One cross-sectional study of 41 610 participants reported an association between weight change (defined as gaining or losing ≥5 kg) within 5 years and an increased likelihood to report decreased total sleep time. Individuals more likely to report decreased total sleep time were women who lost significant weight as well as both men and women who gained significant weight.
Mixed studies were those that included both prospective and cross-sectional analyses or a review of both prospective and cross-sectional studies. Several investigations revealed that individuals with short sleep duration had higher average BMI and were at greater risk for developing obesity. In addition to obesity, one meta-analysis of 12 pooled studies (18 720 patients with metabolic syndrome and 70 833 healthy controls) found a link between sleep deprivation and an increased risk for developing metabolic syndrome. Other studies, however, reported mixed results in older adults and concluded that conflicting mathematical relationships between sleep deprivation and obesity suggest an insufficient body of evidence to establish a link between the two.
Experimental sleep restriction has been associated with increased levels of ghrelin, salt retention and inflammatory markers as well as decreased levels of leptin and insulin sensitivity. Higher ghrelin and lower leptin following sleep deprivation were correlated with increased hunger, especially for foods dense in fats and carbohydrates. Furthermore, consumption of these calories was found to increase the activity of neuronal reward pathways. Other studies revealed decreased thyroid-stimulating hormone (TSH) and free thyroxine (T4) following chronic partial sleep loss. Behavioural mechanisms, such as reduced physical activity secondary to increased fatigue, irregular feeding and increased feeding due to more time spent awake, were also suggested as possible links between sleep deprivation and obesity.
In one meta-analysis of 30 investigations (634 511 participants), a pooled regression analysis in the adults suggested that a reduction in 1 hour of sleep per day would be associated with a 0.35 kg/m2 increase in BMI. For a person approximately 178 cm tall that would be equivalent to a weight gain of approximately 1.4 kg (3.1 lbs). The authors explained that insufficient evidence exists to draw conclusions about cause and effect from this literature.5 A prospective study was conducted in 596 young adults who were interviewed at ages 27, 29, 34 and.6 An association was found between short sleep duration and obesity at age 27 years, but this association diminished with age. Similarly, a 10-year longitudinal investigation of 4903 women reported a significant link between short sleep duration and the risk for developing obesity in those younger than 40 years but not in women 40 years or older.7 A different epidemiological study of older adults concluded that sleep duration of less than 5 hours, compared with sleeping 7–8 hours, increased the likelihood of developing obesity by 40%.8 These results were echoed by a meta-analysis of 11 prospective studies (197 906 participants) that also found a significant association in both sexes between short sleep duration (defined as less than 5–6 hours per night) and the risk for developing obesity.9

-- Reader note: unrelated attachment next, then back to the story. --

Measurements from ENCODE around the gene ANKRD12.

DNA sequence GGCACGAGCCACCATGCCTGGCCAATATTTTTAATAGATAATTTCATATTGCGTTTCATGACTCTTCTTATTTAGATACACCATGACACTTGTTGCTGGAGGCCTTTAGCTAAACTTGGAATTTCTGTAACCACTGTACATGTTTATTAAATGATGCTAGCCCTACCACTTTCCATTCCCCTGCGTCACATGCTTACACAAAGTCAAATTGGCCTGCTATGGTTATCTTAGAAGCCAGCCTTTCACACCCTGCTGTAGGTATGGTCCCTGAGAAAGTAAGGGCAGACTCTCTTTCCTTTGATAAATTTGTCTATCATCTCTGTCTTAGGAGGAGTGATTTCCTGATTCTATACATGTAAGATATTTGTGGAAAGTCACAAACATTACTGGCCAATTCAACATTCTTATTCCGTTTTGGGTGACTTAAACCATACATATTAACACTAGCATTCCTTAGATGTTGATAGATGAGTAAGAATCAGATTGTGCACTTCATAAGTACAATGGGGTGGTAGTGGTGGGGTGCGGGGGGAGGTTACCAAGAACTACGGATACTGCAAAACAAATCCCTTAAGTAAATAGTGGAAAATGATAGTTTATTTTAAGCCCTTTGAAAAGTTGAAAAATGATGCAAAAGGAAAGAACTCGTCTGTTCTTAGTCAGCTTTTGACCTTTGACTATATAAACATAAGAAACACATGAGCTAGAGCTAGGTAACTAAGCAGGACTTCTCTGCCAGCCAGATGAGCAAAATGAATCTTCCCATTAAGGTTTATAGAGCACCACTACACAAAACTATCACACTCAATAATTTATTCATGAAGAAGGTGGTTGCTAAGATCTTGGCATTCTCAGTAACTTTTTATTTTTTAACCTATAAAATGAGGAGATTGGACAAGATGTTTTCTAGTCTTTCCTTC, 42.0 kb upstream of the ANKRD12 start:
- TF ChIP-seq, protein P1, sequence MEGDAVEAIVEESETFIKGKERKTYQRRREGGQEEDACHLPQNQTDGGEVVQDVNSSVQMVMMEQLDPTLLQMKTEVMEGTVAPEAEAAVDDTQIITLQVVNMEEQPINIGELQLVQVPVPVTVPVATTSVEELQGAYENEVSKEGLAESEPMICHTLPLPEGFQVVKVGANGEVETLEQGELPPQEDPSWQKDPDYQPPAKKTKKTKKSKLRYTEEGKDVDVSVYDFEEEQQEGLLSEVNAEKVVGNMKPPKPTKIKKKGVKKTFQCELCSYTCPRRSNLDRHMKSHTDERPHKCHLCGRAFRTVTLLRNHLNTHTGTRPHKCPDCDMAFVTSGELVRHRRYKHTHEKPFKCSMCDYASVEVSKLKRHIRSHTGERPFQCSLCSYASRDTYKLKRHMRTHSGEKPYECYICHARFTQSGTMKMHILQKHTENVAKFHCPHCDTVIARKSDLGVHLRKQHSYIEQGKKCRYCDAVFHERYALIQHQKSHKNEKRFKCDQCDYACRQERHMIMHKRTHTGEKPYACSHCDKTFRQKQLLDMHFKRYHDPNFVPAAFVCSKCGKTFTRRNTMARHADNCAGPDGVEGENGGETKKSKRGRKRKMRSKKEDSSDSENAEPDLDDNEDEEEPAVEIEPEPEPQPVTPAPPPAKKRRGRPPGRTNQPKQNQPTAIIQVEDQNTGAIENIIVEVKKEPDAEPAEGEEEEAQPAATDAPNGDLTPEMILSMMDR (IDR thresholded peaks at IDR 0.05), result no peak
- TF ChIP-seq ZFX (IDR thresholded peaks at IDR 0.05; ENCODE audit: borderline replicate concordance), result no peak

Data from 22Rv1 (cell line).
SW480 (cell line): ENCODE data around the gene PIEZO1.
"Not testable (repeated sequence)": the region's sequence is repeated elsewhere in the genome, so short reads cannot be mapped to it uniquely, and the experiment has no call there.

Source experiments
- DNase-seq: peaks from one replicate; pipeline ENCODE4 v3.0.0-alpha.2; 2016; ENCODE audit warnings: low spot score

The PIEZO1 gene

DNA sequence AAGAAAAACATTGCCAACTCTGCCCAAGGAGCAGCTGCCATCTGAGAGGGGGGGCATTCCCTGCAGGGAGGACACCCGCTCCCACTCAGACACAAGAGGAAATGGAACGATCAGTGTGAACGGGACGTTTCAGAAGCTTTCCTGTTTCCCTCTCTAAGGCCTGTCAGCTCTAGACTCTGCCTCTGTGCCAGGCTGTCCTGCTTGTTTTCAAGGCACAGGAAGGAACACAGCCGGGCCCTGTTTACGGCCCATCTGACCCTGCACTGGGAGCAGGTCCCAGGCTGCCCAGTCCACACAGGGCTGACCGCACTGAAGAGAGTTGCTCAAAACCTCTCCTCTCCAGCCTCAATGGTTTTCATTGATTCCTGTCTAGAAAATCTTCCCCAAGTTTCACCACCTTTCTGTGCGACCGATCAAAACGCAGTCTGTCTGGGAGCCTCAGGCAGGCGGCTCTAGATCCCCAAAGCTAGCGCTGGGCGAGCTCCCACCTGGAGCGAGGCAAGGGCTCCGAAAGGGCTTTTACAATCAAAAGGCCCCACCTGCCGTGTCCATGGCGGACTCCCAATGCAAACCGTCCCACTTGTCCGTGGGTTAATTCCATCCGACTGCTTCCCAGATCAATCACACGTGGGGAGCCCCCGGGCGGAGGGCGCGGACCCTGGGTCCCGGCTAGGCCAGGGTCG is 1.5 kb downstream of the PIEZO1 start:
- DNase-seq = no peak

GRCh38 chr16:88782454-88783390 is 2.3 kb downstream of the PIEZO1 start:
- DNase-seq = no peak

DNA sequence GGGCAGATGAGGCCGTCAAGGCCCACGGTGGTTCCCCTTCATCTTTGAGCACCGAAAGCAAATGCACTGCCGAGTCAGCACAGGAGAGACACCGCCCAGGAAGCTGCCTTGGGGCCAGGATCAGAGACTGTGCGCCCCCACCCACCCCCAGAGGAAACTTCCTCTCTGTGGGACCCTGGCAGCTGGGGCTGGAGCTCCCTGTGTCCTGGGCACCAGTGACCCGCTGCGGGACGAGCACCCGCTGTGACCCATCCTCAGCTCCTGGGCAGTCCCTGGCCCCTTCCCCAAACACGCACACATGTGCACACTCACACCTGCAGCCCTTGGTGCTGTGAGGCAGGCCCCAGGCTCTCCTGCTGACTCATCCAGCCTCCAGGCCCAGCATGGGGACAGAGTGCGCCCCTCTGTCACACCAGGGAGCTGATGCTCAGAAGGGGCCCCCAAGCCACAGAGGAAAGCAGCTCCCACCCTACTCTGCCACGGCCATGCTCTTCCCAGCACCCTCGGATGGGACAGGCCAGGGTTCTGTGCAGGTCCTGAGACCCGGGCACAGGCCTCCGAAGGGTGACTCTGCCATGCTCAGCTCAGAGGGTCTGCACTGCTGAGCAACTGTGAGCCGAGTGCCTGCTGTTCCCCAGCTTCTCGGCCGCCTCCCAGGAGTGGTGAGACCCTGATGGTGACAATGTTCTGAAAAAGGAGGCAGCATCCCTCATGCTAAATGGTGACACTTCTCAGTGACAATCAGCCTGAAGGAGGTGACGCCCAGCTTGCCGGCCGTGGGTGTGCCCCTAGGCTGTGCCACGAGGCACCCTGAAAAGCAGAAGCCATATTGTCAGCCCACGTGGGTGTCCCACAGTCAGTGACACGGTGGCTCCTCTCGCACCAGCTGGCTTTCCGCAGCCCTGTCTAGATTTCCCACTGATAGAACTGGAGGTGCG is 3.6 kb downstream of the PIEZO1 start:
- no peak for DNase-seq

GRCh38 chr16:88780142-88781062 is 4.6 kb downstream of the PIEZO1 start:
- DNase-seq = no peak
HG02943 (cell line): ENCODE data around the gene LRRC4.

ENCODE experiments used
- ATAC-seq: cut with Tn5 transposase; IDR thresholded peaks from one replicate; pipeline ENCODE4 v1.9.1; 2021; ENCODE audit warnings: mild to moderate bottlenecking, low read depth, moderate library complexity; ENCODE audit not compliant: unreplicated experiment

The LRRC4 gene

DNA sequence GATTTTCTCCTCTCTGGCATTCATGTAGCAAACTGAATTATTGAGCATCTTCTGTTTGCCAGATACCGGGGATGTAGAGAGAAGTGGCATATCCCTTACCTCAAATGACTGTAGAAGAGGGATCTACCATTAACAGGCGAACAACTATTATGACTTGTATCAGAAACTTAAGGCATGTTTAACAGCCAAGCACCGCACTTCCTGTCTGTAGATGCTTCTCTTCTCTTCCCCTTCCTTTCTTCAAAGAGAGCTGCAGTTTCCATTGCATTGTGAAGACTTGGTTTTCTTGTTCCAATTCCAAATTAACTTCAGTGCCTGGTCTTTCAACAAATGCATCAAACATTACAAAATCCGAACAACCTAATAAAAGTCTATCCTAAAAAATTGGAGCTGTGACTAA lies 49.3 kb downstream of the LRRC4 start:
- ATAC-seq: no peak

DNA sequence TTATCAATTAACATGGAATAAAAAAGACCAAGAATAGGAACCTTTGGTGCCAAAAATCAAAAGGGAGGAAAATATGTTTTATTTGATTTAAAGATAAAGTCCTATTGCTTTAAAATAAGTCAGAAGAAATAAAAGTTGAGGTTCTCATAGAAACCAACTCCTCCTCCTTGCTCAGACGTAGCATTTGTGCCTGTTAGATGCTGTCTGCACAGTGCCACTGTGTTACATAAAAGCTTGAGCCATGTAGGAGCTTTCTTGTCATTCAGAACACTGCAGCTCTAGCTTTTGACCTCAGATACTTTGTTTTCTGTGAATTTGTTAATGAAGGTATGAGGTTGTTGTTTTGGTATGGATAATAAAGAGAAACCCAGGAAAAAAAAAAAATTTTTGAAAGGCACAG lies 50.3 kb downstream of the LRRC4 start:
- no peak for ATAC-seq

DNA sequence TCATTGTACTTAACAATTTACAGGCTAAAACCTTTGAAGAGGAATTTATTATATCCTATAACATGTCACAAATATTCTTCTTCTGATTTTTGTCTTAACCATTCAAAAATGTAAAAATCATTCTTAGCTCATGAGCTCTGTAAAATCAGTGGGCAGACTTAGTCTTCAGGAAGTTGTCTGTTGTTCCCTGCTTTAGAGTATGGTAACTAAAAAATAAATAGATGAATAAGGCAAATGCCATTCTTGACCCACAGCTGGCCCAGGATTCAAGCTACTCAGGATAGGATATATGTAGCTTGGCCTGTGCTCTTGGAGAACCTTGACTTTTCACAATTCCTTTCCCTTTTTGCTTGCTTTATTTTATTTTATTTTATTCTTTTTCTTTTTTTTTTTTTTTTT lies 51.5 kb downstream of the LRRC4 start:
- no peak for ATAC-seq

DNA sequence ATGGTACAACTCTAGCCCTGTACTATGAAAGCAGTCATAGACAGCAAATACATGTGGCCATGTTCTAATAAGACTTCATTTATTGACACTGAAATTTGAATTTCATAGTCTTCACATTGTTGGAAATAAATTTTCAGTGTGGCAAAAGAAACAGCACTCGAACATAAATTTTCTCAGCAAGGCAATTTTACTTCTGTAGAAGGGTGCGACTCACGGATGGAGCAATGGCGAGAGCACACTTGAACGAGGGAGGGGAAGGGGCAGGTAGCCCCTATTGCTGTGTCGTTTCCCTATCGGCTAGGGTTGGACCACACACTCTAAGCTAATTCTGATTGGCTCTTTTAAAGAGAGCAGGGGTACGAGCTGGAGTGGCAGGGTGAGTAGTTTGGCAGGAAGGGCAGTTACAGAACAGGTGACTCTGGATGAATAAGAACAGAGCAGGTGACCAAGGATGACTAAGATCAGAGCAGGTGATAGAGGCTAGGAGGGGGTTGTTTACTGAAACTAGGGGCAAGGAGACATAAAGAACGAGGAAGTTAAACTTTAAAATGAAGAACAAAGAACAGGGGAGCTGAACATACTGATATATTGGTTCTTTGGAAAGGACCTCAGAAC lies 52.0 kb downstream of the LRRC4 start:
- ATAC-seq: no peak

The prospect of future weight gain with restricted sleep was investigated in the Nurses Health Study.10 The authors originally enrolled 121 700 female nurses in 1976. The cohort was surveyed in 1986 and asked about sleep duration. Overall, 4.3% of women slept 5 hours or less, 25.5% slept 6 hours, 42.1% slept 7 hours, 23.5% slept 8 hours and 4.5% slept 9 hours or more. Respondents were then contacted every 2 years for up to 16 years and asked to report their body weight. Voluntary physical activity levels were similar between groups.
At baseline, there was a clear cross-sectional relationship between weight and sleep duration with those sleeping 5 hours or less weighing on average 2.47 kg (5.43 lbs) more than those sleeping 7 hours (the median for the cohort) and 1.24 kg (2.73 lbs) more than those sleeping 6 hours. Furthermore, while all groups gained weight over the ensuing 10 years, weight increased more rapidly in those sleeping the least. Those sleeping 5 hours or less gained 0.73 kg (1.61 lbs) more and those sleeping 6 hours gained 0.26 kg (0.57 lbs) more than those sleeping 7 hours. Over the 16 years, 10.5% of the women being followed gained 15 kg (33 lbs) or more.